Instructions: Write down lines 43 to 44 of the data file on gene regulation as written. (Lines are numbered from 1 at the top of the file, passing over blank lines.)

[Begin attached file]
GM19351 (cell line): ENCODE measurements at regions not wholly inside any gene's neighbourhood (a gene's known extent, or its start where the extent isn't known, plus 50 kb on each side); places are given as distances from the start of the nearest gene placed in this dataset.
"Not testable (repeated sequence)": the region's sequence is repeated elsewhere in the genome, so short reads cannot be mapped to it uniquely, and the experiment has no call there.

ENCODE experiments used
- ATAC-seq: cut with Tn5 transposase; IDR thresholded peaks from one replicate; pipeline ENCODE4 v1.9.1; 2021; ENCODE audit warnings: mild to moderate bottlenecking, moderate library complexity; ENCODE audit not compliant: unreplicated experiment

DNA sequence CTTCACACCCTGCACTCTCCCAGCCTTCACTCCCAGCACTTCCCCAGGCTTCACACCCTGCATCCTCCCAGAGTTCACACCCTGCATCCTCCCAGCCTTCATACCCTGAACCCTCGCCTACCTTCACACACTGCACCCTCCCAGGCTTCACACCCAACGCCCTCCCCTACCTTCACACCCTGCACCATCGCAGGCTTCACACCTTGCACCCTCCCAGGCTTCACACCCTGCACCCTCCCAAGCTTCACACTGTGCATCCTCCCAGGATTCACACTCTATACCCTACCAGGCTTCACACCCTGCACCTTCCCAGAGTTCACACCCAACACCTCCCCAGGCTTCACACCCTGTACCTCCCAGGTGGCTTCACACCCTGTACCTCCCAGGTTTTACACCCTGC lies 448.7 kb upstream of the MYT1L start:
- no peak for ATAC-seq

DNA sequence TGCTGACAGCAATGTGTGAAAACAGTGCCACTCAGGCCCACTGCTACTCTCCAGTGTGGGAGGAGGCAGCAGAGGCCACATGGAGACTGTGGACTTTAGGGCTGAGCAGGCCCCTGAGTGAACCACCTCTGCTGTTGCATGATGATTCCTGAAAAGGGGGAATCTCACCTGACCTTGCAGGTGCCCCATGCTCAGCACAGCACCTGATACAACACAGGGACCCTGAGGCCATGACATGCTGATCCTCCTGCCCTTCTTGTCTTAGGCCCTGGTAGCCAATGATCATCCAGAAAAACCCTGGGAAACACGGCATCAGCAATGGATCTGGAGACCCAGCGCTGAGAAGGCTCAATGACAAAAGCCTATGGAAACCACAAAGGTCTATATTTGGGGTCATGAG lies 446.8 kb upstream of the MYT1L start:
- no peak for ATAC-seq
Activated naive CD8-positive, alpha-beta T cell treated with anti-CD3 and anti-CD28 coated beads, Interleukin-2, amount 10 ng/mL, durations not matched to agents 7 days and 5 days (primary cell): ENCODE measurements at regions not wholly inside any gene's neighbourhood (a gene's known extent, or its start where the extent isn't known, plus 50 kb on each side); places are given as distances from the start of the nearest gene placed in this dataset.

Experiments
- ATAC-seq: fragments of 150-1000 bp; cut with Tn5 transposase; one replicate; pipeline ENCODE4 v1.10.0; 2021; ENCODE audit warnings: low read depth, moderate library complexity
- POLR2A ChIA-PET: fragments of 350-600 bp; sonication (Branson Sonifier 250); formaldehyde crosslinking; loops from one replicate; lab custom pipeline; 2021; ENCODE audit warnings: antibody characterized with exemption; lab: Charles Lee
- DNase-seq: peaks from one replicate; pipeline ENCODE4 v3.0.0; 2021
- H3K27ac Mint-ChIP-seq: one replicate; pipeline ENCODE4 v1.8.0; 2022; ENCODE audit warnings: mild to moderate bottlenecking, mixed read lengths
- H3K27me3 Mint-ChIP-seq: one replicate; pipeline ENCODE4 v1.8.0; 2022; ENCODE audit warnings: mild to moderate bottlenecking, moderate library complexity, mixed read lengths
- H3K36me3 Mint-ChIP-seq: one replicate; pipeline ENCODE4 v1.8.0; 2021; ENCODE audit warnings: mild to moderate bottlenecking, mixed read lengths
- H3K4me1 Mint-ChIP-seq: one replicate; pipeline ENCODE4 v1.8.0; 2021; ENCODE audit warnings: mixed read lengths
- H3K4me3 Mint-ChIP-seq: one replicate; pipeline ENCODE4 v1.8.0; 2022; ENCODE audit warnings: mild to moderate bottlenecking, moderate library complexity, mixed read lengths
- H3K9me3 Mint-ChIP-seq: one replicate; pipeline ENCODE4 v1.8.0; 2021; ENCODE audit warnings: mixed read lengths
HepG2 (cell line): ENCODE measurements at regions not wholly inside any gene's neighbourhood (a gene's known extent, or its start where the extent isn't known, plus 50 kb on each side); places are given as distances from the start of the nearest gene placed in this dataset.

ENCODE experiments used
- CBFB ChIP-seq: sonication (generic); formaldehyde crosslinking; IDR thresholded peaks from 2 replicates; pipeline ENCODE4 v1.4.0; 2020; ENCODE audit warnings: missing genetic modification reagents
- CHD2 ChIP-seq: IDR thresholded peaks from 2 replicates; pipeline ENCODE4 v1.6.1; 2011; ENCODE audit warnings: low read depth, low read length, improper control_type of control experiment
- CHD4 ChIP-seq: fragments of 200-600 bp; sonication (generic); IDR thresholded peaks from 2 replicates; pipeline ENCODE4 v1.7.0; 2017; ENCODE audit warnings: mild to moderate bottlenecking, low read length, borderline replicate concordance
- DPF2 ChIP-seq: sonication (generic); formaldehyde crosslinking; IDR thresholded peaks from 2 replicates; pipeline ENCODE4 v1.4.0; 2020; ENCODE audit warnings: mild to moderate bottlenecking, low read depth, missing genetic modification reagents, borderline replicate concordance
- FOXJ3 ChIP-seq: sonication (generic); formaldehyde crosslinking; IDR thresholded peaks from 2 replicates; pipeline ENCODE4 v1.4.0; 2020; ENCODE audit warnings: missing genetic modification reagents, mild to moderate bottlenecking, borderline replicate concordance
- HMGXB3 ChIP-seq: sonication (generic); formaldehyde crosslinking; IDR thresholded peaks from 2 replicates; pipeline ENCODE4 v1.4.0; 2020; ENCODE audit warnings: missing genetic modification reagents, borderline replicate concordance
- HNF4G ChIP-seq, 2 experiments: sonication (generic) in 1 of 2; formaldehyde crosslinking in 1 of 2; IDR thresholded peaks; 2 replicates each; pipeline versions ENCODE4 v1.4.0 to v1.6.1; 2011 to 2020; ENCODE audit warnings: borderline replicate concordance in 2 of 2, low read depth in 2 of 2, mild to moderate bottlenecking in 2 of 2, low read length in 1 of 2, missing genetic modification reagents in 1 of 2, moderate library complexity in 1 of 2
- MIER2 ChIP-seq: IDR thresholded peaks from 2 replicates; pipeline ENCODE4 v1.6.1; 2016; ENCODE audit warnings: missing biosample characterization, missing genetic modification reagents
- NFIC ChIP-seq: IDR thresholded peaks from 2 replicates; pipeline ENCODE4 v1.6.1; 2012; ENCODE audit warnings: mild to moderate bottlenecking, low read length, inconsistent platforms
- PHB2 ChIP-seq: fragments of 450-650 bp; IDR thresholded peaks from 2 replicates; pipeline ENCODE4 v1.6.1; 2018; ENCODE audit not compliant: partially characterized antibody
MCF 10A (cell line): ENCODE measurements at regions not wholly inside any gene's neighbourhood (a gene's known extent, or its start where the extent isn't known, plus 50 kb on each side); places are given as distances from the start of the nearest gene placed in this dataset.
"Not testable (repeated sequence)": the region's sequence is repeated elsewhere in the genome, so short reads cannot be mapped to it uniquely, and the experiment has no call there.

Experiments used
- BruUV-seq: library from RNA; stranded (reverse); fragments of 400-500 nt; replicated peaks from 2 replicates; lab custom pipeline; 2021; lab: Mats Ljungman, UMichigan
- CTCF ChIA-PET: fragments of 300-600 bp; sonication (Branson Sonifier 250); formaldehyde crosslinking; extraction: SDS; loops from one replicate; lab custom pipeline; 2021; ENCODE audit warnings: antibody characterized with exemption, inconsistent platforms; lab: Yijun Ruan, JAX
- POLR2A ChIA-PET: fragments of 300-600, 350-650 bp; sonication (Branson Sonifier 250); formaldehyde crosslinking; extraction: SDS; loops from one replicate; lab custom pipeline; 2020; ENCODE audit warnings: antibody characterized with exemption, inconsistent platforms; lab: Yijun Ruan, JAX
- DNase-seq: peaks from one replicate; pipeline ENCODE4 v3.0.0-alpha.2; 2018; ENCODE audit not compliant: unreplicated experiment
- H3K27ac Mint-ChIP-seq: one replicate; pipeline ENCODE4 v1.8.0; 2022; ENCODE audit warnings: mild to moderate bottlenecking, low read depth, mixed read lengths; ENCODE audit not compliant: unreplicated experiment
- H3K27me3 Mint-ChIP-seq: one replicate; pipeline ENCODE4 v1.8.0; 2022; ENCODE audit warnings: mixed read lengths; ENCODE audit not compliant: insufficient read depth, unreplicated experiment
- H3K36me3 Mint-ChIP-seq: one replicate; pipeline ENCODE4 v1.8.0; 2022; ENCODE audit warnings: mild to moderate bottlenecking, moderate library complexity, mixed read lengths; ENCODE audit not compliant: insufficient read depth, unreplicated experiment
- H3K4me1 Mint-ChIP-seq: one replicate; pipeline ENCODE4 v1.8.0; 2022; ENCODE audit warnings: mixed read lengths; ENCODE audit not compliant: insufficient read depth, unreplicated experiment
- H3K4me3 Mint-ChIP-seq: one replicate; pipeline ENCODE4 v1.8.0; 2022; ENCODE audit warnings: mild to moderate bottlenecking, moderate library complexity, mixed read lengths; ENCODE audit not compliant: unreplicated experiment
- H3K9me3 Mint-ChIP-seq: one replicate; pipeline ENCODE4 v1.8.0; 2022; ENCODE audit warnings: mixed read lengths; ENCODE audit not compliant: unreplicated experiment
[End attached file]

- H3K4me3 Mint-ChIP-seq: one replicate; pipeline ENCODE4 v1.8.0; 2022; ENCODE audit warnings: mild to moderate bottlenecking, moderate library complexity, mixed read lengths; ENCODE audit not compliant: unreplicated experiment
- H3K9me3 Mint-ChIP-seq: one replicate; pipeline ENCODE4 v1.8.0; 2022; ENCODE audit warnings: mixed read lengths; ENCODE audit not compliant: unreplicated experiment